Rushing, crashing, thundering, raging rivers. Look for the pocket water, where the current is blocked by outcroppings, points, and inside bends. Steelhead will be there this time of year. The salmon are gone, and the big 'bows that followed them upriver will be moving into the current after rain events. And, boy, have we had rain events. My friends and family in Alaska are taking inventory after what might be the worst storm since records were first kept there (113 years). A few weeks ago it was snowing in Virginia. And, after more than a decade of low, bone-dry rivers during late autumn in Michigan, the rivers are up and steelhead fishing is on fire.
In pocket water on fast rivers, bait is seldom required. This is where the yarn fisherman excels. The best way to fish yarn is with an egg loop, also called a bumper knot. Select a color, cut a 1-inch piece of yarn, slip it into the loop, and pull on the leader. Trim the yarn, fluff it into the shape of an egg cluster and start fishing. Easy to change colors this way.
The knot selected here is from Fintalk.com, one of many great sources for finding knot illustrations and videos on the internet.
The egg loop is ideal for fishing with skein — salmon or trout eggs still adhering to the meniscus that holds them together inside the female until she's ready to spawn. Skein is toughened up with some kind of cure, generally involving borax. My good friend Mark Chmura (despite the fact that I'm prejudiced, Mark is easily one of the best salmon-steelhead guides on the planet) uses Pautzke Bait Co.Fire Cures. "I like the pink," he says. Ok. He likes the pink. Mark ties an even easier egg loop but doesn't post a diagram of it. You'll just have to call him up and climb aboard his river jet on the Big Manistee River. He'll show you the knot, but there are better reasons. I've had some of the best steelheading days of my life on Mark's boat. When fishing is tough, you can count on him to find fish other guides can't.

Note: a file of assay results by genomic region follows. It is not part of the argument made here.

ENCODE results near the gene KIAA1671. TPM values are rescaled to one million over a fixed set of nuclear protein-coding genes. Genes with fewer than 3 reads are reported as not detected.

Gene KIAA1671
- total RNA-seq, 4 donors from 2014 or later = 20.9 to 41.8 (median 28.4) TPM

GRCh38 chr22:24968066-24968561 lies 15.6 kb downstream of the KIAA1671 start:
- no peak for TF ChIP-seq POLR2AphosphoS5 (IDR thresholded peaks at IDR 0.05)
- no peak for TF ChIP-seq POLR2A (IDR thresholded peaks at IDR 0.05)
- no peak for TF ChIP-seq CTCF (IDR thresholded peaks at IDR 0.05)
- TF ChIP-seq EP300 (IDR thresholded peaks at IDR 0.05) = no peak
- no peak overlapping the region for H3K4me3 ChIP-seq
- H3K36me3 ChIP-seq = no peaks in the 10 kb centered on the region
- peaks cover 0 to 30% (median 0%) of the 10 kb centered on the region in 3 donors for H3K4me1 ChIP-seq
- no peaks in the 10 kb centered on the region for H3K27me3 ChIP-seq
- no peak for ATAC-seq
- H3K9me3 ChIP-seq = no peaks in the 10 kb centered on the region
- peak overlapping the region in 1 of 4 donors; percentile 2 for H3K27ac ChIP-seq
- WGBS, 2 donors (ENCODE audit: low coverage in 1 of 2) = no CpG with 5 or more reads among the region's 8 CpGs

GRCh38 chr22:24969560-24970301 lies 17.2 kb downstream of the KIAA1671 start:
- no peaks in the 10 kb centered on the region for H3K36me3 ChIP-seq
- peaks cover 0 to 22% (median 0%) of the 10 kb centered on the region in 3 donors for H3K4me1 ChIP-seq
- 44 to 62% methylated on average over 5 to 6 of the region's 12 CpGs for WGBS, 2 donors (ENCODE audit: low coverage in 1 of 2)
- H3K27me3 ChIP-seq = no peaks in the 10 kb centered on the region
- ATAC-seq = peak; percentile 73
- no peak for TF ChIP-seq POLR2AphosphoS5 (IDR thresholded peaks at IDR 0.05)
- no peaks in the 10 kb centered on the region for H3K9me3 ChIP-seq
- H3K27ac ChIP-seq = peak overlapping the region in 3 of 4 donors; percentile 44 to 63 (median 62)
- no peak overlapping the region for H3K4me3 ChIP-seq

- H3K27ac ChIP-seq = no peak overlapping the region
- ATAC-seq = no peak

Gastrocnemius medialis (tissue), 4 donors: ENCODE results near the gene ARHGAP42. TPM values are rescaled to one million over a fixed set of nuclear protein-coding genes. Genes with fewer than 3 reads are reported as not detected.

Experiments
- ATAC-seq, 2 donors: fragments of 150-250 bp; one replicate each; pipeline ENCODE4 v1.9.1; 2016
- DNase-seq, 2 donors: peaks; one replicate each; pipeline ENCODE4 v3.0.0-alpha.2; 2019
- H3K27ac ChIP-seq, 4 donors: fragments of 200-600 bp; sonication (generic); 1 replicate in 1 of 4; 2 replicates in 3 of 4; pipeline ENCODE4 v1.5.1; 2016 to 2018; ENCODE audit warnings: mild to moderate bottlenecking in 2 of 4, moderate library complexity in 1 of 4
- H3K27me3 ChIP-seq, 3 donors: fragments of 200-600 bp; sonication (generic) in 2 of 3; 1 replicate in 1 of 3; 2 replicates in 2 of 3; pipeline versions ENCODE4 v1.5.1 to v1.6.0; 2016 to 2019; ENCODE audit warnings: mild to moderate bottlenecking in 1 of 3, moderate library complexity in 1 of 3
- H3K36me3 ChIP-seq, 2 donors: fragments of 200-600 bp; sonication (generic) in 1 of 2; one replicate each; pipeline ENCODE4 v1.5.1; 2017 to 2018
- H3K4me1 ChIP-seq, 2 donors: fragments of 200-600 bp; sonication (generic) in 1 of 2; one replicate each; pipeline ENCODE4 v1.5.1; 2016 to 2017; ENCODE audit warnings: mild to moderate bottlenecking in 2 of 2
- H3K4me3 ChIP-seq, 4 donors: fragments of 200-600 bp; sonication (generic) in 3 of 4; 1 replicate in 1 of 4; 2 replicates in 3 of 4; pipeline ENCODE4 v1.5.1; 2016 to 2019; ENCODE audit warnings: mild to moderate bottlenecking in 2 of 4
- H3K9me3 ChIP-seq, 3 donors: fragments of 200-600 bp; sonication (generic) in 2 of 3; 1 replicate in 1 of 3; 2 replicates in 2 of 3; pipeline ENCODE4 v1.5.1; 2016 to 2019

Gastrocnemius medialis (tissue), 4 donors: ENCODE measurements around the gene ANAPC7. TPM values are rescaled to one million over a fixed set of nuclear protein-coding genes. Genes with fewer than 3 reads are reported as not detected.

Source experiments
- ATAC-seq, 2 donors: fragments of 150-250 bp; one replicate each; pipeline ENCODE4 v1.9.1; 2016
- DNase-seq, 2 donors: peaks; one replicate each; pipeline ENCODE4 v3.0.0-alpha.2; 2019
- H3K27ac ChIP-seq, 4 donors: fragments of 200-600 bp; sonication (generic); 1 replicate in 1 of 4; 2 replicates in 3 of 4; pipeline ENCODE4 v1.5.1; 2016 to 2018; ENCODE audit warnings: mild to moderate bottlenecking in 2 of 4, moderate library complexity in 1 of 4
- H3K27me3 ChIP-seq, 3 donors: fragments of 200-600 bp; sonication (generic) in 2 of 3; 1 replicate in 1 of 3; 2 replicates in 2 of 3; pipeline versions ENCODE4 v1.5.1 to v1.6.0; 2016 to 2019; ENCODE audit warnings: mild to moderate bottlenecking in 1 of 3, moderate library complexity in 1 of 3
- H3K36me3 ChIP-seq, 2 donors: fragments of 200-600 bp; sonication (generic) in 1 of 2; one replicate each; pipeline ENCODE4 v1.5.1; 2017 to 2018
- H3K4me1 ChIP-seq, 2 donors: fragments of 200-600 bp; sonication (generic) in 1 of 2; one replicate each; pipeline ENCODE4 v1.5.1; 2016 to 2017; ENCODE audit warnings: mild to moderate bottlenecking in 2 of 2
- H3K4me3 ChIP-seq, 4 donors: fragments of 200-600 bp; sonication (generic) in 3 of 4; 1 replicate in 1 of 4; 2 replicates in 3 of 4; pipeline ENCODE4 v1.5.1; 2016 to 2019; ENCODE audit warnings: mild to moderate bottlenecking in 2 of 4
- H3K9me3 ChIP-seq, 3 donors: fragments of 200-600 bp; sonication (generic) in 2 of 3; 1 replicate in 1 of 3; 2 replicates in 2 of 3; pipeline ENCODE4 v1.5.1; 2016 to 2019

Whatever egg-loop knot you settle on, try it in fast water. No need to kill fish for bait in these situations. Add some scent, maybe (I use Dr. Juice from Blue Fox most of the time, but some new, space-age scents are popping up that I'll be blogging about shortly). And don't mat the yarn down with it — just put a drop on the knot and apply some of that to the hook. No need to waste bait here. Yarn's the ticket in rushing, thundering, crashing...'nuff said.